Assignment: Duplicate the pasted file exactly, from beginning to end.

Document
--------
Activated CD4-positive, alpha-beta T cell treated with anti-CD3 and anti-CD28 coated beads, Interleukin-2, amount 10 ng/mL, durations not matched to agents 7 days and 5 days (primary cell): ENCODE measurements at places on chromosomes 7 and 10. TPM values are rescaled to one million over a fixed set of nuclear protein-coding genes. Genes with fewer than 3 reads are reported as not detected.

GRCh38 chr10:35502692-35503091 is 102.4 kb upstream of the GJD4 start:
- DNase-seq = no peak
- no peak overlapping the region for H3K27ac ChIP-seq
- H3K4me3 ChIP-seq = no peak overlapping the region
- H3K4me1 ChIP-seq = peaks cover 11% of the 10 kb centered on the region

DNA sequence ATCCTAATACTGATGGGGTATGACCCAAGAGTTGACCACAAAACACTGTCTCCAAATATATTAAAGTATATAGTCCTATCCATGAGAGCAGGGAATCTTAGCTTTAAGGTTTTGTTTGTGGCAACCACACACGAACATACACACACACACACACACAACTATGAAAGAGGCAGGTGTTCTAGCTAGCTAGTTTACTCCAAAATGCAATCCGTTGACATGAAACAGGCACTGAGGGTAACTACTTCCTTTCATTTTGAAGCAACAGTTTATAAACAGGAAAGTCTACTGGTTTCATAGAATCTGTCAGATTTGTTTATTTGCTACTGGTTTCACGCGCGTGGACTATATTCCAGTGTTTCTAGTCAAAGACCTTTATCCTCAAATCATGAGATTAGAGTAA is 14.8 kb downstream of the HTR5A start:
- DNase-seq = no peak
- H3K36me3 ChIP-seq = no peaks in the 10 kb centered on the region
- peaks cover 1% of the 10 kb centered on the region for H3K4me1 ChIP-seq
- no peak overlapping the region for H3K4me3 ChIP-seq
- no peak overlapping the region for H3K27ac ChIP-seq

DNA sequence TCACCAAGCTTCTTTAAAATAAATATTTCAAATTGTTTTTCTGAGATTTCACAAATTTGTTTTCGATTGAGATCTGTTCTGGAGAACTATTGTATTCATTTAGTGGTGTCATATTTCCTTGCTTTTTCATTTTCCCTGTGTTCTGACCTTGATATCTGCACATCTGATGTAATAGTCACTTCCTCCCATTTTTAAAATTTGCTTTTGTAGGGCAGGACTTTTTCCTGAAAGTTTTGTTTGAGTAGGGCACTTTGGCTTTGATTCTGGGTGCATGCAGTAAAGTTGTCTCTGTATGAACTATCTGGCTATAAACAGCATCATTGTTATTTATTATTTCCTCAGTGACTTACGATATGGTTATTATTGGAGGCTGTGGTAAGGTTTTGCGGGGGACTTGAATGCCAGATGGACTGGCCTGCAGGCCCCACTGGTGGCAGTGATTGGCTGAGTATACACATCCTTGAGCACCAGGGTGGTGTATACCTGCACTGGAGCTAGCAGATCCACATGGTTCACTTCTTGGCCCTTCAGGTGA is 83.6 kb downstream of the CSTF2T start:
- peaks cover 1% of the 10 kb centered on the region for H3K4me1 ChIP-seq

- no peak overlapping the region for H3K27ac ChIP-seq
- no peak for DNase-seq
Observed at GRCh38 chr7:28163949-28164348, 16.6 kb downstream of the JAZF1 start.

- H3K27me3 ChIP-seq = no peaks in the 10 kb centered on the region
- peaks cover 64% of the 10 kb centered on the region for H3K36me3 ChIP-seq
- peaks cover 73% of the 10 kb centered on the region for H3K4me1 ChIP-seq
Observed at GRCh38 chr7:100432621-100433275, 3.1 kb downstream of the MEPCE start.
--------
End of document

Activated CD4-positive, alpha-beta T cell treated with anti-CD3 and anti-CD28 coated beads, Interleukin-2, amount 10 ng/mL, durations not matched to agents 7 days and 5 days (primary cell): ENCODE measurements at places on chromosomes 7 and 10. TPM values are rescaled to one million over a fixed set of nuclear protein-coding genes. Genes with fewer than 3 reads are reported as not detected.

GRCh38 chr10:35502692-35503091 is 102.4 kb upstream of the GJD4 start:
- DNase-seq = no peak
- no peak overlapping the region for H3K27ac ChIP-seq
- H3K4me3 ChIP-seq = no peak overlapping the region
- H3K4me1 ChIP-seq = peaks cover 11% of the 10 kb centered on the region

DNA sequence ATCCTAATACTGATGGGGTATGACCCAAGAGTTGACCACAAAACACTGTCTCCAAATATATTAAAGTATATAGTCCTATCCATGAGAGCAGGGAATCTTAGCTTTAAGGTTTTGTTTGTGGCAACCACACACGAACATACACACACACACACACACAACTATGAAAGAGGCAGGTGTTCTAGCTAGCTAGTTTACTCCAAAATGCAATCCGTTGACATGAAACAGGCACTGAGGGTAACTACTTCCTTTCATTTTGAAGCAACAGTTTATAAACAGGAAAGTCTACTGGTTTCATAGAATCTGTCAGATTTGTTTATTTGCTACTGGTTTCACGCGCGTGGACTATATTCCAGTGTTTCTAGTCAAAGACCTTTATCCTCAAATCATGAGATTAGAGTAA is 14.8 kb downstream of the HTR5A start:
- DNase-seq = no peak
- H3K36me3 ChIP-seq = no peaks in the 10 kb centered on the region
- peaks cover 1% of the 10 kb centered on the region for H3K4me1 ChIP-seq
- no peak overlapping the region for H3K4me3 ChIP-seq
- no peak overlapping the region for H3K27ac ChIP-seq

DNA sequence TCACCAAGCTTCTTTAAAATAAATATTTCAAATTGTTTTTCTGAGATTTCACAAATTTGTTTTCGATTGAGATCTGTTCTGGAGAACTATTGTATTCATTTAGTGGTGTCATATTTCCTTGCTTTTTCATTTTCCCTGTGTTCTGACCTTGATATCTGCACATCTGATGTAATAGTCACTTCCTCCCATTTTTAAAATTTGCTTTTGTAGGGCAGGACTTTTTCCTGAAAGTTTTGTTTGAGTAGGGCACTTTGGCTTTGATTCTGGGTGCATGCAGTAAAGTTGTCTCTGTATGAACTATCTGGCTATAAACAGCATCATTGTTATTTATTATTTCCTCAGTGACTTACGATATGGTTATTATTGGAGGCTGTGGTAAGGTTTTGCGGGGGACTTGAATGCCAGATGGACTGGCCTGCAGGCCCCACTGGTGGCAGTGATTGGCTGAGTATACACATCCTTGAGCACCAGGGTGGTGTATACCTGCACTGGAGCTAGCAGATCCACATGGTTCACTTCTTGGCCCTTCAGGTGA is 83.6 kb downstream of the CSTF2T start:
- peaks cover 1% of the 10 kb centered on the region for H3K4me1 ChIP-seq

- no peak overlapping the region for H3K27ac ChIP-seq
- no peak for DNase-seq
Observed at GRCh38 chr7:28163949-28164348, 16.6 kb downstream of the JAZF1 start.

- H3K27me3 ChIP-seq = no peaks in the 10 kb centered on the region
- peaks cover 64% of the 10 kb centered on the region for H3K36me3 ChIP-seq
- peaks cover 73% of the 10 kb centered on the region for H3K4me1 ChIP-seq
Observed at GRCh38 chr7:100432621-100433275, 3.1 kb downstream of the MEPCE start.